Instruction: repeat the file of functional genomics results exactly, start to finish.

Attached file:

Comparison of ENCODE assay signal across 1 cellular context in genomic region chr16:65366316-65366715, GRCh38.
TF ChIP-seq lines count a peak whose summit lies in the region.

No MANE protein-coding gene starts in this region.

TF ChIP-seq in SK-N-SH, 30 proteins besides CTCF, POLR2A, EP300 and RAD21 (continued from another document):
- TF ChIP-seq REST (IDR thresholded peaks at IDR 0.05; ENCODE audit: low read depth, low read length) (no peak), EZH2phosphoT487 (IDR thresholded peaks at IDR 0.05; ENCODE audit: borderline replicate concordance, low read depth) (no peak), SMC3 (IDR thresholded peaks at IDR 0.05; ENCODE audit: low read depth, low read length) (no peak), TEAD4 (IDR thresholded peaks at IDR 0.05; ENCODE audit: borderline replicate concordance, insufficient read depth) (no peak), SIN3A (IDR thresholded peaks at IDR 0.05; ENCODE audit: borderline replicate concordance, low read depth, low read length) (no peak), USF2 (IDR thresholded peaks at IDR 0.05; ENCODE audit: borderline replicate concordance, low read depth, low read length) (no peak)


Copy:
Comparison of ENCODE assay signal across 1 cellular context in genomic region chr16:65366316-65366715, GRCh38.
TF ChIP-seq lines count a peak whose summit lies in the region.

No MANE protein-coding gene starts in this region.

TF ChIP-seq in SK-N-SH, 30 proteins besides CTCF, POLR2A, EP300 and RAD21 (continued from another document):
- TF ChIP-seq REST (IDR thresholded peaks at IDR 0.05; ENCODE audit: low read depth, low read length) (no peak), EZH2phosphoT487 (IDR thresholded peaks at IDR 0.05; ENCODE audit: borderline replicate concordance, low read depth) (no peak), SMC3 (IDR thresholded peaks at IDR 0.05; ENCODE audit: low read depth, low read length) (no peak), TEAD4 (IDR thresholded peaks at IDR 0.05; ENCODE audit: borderline replicate concordance, insufficient read depth) (no peak), SIN3A (IDR thresholded peaks at IDR 0.05; ENCODE audit: borderline replicate concordance, low read depth, low read length) (no peak), USF2 (IDR thresholded peaks at IDR 0.05; ENCODE audit: borderline replicate concordance, low read depth, low read length) (no peak)